FY24 Spending Bill and FY25 Budget Request Highlight OME Priorities

Published March 20, 2024

By AACOM Government Relations

Advocacy Appropriations Federal Policy Military Medicine OME Advocate Osteopathic Recognition Osteopathic Representation Osteopathic Research Veterans Affairs

  • Happening just days apart, passage of the initial FY24 spending package and the release of the President’s budget request for FY25, highlight several osteopathic medical education (OME) priorities.
  • On March 9, 2024, the President signed the first package of six FY24 spending bills, P.L. 118-42, which included funding for Military Construction, Veterans Affairs and Related Agencies; Agriculture, Rural Development, Food and Drug Administrations and Related Agencies; and Transportation, Housing and Urban Development and Related Agencies.
    • In addition to the veterans OMT report language highlighted above, the VA spending bill delivers a $2.3 billion increase over FY23 to provide essential health services for more than 9.1 million veterans, including services for rural health, homelessness prevention and behavioral and mental health.
    • Teaching Health Centers, Community Health Centers and the National Health Service Corps (NHSC) receive increased funding retroactively applied from October 1, 2023 through December 31, 2024 (see below for more).
    • The bill eliminates Medicaid disproportionate share hospital (DSH) cuts for FY24 and delays FY25 DSH cuts to January 1, 2025. It also extends the Medicare-dependent hospital and enhanced low-volume hospital programs through December 2024.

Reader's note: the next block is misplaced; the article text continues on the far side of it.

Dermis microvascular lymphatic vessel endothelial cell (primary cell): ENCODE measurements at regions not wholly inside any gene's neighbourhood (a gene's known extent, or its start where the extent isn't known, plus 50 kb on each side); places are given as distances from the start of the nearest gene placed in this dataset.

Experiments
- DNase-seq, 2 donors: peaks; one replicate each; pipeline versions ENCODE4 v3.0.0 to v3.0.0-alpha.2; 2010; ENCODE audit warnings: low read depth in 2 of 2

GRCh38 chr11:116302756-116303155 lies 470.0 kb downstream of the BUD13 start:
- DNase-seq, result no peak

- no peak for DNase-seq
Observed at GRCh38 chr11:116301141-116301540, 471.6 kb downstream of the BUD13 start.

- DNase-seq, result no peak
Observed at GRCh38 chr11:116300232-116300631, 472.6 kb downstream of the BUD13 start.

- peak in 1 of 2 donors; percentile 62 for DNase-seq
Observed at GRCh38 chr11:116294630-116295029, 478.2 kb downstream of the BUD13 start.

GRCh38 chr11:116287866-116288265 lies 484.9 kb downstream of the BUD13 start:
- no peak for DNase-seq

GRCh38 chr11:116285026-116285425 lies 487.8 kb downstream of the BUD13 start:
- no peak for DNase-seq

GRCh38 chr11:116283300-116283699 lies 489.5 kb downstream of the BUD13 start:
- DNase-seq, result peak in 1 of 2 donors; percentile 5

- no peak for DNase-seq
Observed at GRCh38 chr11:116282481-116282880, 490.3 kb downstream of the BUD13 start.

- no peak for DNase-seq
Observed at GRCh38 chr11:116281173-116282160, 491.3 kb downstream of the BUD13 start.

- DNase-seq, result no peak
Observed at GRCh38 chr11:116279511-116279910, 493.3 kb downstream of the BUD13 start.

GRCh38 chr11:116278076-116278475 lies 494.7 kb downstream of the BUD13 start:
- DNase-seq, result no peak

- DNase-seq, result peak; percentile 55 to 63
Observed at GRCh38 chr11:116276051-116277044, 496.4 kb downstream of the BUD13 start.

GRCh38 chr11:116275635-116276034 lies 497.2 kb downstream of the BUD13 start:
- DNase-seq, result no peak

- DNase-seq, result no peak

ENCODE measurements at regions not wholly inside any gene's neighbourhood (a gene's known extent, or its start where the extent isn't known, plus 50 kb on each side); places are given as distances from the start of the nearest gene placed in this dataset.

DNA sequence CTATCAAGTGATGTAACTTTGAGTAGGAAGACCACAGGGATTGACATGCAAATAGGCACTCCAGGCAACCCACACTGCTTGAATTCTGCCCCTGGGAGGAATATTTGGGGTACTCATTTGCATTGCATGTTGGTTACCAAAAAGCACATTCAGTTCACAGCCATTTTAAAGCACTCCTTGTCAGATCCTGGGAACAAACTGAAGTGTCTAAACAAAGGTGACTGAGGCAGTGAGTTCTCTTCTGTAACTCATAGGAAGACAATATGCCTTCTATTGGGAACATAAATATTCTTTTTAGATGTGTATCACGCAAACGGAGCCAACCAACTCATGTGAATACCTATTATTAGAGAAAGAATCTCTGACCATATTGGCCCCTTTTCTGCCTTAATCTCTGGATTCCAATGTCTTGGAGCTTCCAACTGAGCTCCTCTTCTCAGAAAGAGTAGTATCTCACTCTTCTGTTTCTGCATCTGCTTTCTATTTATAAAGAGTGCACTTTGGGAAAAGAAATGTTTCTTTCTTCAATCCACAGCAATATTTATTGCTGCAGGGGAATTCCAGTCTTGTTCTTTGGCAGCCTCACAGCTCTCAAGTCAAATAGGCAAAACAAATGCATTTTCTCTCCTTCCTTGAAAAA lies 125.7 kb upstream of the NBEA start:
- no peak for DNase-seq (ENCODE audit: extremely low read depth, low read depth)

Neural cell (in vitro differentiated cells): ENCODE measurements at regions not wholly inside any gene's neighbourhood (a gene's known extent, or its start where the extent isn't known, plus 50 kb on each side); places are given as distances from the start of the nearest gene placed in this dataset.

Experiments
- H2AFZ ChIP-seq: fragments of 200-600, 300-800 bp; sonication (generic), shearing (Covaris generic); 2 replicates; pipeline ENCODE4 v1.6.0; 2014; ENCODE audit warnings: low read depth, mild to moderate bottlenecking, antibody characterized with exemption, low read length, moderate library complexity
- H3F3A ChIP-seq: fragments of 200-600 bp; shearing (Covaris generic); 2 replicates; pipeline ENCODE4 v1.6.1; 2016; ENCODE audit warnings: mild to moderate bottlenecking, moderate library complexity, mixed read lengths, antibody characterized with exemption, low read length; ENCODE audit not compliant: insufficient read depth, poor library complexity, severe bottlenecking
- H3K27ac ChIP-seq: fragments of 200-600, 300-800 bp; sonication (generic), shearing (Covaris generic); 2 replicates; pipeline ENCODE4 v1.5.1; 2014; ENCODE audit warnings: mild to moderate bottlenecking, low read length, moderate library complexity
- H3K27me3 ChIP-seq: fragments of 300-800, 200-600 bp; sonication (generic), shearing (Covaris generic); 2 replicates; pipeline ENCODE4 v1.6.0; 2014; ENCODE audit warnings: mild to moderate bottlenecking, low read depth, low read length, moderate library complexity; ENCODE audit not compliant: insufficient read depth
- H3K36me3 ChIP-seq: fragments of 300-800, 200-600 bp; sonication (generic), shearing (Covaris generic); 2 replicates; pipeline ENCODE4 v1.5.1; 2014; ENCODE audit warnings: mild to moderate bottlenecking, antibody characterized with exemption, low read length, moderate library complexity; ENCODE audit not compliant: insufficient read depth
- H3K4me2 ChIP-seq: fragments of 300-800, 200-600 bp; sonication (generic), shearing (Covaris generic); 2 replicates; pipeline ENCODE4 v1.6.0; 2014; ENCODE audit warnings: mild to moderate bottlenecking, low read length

• Within the Agriculture spending bill, funding is provided for the Rural Development, Community Facilities account for eligible projects including medical or dental clinics and healthcare facilities. Within the Rural Development, Distance Learning and Telemedicine Program account, funding may be used to connect medical professionals with patients in rural areas.
    • While this initial package of appropriations bills avoided any contentious policy riders, it did not reauthorize some important health provisions like the SUPPORT ActPandemic and All Hazards Preparedness Act and telehealth as a separate benefit. They could be included in the second batch of funding bills due March 22, 2024, but more likely will be discussed in an end-of-year legislative package.
  • On March 11, 2024, the President released his $7.3 trillion budget request for FY25. AACOM will provide a more comprehensive analysis in the next edition.
  • The FY25 numbers will be lower than last year's requests due to the agreed upon budget caps from the Fiscal Responsibility Act of 2023. Top line discretionary Health and Human Services (HHS) funding numbers are being reported as:
    • $130.7 billion for HHS
      • $50.1 billion for NIH, a 6% increase from FY23
      • $1.5 billion for ARPA-H, consistent with funding from FY23
      • $8 billion in discretionary for HRSA, a 17% decrease from FY23
      • $4.3 billion in discretionary funding for CMS, a 17% increase from FY23
      • $9.7 billion in discretionary funding for CDC, a 4.3% increase from FY23
      • $387 million in discretionary funding for AHRQ, a 4% increase from FY23
      • $8.1 billion for SAMSHA, an 8% increase from FY23
      • $8.2 billion in mandatory spending for IHS, an 18% increase from enacted FY23